About it-

Amazon Simple Queue Service (SQS) is a fully managed message queuing service that enables you to decouple and scale micro services, distributed systems, and server less applications. SQS eliminates the complexity and overhead associated with managing and operating message oriented middleware, and empowers developers to focus on differentiating work. Using SQS, you can send, store, and receive messages between software components at any volume, without losing messages or requiring other services to be available. Get started with SQS in minutes using the AWS console, Command Line Interface or SDK of your choice, and three simple commands.

SQS offers two types of message queues. Standard queues offer maximum throughput, best-effort ordering, and at-least-once delivery. SQS FIFO queues are designed to guarantee that messages are processed exactly once, in the exact order that they are sent.


a. Eliminate Administrative Overhead

AWS manages all in progress operations and underlying infrastructure required to produce an extremely accessible and scalable message queuing service.

With AWS SQS, there’s no direct value, no ought to acquire, install, and assemble messaging package, and no long build-out and maintenance of supporting infrastructure.

Amazon SQS queues are dynamically created and scale automatically, therefore, you’ll be able to build and grow applications quickly and with efficiency.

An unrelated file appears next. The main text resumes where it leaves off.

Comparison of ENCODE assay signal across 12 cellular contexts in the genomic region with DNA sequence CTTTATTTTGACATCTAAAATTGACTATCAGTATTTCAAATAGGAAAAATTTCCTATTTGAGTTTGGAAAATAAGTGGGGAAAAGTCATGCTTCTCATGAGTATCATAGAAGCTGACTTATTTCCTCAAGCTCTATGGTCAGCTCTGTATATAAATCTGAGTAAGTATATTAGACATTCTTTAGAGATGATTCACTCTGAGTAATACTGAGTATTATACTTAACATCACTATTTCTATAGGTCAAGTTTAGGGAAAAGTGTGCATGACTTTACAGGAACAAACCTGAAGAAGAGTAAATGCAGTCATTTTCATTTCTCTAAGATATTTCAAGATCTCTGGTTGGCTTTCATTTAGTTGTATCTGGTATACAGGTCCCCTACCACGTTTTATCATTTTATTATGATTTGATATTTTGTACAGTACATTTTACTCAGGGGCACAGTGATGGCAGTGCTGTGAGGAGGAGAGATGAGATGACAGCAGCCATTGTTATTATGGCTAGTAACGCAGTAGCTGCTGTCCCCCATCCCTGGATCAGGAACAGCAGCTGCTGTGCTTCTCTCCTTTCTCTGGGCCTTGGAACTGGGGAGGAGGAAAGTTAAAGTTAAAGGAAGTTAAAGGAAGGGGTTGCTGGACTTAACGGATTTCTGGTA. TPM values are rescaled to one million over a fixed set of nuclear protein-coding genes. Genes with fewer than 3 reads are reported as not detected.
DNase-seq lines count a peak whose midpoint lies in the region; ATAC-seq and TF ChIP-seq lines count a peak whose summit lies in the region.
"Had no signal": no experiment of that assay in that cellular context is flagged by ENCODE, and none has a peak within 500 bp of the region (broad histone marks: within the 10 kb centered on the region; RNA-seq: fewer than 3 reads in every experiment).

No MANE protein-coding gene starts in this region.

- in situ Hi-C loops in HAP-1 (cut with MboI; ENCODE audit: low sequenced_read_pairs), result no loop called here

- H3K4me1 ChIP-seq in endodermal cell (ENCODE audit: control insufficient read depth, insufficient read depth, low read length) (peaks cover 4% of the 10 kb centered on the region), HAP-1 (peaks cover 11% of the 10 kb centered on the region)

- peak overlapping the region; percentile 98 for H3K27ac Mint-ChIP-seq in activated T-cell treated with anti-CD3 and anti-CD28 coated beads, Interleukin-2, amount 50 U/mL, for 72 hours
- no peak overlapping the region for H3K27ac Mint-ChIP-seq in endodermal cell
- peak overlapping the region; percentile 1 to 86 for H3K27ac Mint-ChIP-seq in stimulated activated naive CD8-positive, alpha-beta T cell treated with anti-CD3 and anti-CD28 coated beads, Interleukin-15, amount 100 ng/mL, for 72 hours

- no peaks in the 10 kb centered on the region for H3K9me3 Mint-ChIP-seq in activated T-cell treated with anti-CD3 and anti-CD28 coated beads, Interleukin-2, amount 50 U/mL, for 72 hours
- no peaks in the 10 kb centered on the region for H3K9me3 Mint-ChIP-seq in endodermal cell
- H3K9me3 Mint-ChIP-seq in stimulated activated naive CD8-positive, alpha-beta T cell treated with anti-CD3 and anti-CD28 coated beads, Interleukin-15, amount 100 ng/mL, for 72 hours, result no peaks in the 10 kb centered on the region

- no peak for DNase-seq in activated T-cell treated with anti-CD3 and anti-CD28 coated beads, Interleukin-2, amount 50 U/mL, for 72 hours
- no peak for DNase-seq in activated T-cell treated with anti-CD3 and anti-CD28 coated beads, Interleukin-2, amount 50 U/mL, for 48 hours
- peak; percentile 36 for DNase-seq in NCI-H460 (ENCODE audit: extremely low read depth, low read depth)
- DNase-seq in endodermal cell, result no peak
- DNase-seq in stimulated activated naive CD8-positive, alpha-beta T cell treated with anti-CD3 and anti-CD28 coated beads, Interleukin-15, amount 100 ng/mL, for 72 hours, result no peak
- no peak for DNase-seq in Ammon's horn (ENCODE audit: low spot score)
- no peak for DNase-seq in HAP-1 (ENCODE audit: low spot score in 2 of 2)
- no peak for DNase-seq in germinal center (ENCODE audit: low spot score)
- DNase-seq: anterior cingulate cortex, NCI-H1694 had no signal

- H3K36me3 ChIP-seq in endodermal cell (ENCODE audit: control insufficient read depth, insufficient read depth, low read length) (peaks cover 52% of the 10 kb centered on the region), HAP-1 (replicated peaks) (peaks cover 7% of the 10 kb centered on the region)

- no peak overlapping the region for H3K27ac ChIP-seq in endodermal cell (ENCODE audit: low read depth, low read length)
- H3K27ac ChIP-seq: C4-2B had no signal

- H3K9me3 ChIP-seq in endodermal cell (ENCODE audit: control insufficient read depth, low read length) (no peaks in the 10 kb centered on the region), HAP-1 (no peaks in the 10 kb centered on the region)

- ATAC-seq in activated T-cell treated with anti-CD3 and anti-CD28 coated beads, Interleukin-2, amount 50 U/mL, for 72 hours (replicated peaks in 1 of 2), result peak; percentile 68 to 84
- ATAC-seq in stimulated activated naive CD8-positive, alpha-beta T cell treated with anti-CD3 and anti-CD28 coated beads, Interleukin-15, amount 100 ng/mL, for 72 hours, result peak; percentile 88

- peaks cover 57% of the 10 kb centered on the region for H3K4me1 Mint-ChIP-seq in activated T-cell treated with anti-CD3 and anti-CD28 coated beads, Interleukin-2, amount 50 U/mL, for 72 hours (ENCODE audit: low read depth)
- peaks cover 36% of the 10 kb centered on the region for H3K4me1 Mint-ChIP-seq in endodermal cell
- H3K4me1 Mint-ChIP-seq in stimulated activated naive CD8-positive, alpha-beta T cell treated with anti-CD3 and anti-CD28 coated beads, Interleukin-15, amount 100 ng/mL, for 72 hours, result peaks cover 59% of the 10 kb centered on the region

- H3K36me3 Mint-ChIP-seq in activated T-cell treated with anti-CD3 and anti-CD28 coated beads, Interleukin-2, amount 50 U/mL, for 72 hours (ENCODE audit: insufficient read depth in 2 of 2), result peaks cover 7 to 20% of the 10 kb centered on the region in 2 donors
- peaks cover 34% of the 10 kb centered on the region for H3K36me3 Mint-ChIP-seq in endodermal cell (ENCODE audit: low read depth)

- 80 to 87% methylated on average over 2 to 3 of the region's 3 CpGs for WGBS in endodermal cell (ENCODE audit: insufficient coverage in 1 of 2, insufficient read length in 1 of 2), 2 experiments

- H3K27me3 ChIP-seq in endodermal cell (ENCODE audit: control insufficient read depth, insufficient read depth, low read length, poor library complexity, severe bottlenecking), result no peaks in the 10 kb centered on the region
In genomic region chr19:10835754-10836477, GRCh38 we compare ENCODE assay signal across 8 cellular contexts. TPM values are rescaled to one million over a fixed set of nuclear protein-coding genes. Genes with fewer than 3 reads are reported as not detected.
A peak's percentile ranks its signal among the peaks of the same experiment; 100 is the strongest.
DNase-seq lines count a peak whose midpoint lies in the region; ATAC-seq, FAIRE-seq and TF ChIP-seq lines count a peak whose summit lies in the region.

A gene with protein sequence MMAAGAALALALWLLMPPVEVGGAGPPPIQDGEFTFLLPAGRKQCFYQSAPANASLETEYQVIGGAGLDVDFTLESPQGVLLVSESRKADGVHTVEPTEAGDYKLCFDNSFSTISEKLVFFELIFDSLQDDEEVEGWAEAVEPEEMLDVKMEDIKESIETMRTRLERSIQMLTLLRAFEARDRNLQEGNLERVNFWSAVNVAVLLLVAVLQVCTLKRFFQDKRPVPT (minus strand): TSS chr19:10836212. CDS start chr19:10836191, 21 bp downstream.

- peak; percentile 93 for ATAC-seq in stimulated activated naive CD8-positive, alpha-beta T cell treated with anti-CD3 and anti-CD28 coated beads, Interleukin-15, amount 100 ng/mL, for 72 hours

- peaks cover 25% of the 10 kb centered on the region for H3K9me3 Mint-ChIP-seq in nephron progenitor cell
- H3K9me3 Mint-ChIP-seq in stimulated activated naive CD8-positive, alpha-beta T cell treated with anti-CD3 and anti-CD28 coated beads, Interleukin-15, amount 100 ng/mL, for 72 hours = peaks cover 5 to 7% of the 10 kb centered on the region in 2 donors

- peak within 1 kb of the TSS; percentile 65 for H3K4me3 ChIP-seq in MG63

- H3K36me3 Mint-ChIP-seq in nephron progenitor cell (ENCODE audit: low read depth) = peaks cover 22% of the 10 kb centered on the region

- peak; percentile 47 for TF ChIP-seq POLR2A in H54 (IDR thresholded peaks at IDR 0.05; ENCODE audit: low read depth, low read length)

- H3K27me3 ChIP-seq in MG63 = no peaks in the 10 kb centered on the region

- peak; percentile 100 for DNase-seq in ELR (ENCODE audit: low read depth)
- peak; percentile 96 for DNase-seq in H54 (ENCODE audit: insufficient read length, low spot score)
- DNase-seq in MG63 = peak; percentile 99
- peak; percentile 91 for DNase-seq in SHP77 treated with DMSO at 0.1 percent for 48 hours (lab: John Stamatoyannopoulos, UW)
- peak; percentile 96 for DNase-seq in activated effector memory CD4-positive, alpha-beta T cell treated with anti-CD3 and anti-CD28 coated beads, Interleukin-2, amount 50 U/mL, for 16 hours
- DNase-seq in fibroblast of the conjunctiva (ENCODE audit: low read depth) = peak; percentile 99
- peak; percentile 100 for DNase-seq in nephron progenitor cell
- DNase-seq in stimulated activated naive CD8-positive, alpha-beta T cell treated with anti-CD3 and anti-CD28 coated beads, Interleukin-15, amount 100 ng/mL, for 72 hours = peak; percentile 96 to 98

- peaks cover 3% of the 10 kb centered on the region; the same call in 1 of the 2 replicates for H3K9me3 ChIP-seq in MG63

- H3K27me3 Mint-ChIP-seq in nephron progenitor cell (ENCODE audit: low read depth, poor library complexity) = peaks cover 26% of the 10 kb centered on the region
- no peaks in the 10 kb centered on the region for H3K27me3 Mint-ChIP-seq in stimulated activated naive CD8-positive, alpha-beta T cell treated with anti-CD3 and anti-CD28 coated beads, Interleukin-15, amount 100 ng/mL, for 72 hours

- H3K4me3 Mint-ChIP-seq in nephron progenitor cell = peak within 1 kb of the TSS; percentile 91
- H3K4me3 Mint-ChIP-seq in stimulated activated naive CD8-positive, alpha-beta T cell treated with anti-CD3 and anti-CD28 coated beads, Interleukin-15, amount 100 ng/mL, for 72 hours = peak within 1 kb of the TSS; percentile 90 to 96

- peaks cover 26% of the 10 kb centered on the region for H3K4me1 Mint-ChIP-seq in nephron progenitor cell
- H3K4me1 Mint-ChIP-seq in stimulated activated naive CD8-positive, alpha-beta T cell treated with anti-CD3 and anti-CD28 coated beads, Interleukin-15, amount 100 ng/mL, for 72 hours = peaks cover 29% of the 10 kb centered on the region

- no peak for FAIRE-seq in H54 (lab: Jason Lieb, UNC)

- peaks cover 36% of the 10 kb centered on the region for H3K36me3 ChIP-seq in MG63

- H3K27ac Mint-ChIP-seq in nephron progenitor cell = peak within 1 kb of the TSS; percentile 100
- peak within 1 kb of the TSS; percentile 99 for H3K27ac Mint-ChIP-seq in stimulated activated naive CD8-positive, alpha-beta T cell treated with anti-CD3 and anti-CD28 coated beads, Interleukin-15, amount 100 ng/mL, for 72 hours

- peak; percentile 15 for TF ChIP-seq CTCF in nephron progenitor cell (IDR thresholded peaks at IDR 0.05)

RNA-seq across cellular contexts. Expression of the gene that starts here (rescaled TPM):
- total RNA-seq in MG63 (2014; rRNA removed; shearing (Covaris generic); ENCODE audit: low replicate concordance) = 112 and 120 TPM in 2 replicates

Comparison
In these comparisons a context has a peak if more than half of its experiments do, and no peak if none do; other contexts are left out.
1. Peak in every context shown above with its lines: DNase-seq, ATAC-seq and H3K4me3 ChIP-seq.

b. Reliably Deliver Messages

Use AWS SQS to transmit any volume of data, at any level of output, while not losing messages or requiring alternative services to be accessible. Amazon SQS helps you to decouple application parts in order that they run and fail severally, increasing the fault tolerance of the system.

Multiple copies of each message area unit hold on redundantly across multiple accessible zones in order that they’re out there whenever required.

c. Keep Sensitive Information Secure

You can use Amazon SQS to exchange sensitive data between applications using server-side secret writing (SSE) to inscribe every message body.

The AWS SQS compass point integration with AWS Key Management Service (KMS) permits you to centrally manage the keys that defend SQS messages together with keys that defend your alternative AWS resources.

AWS KMS logs each use of your encryption keys to AWS CloudTrail to assist meet your restrictive and compliance wants.

d. Scale Elastically and Cost-Effectively

AWS SQS leverages the AWS cloud to dynamically scale supported demand. Amazon SQS scales elastically together with your application. Therefore, you don’t have to worry regarding capability designing and pre-provisioning.

There’s no limit to the number of messages per queue, and commonplace queues offer nearly unlimited output. Prices area unit supported usage that provides important value saving versus the “always-on” model of self-managed electronic messaging middleware.

Industrial Use Cases-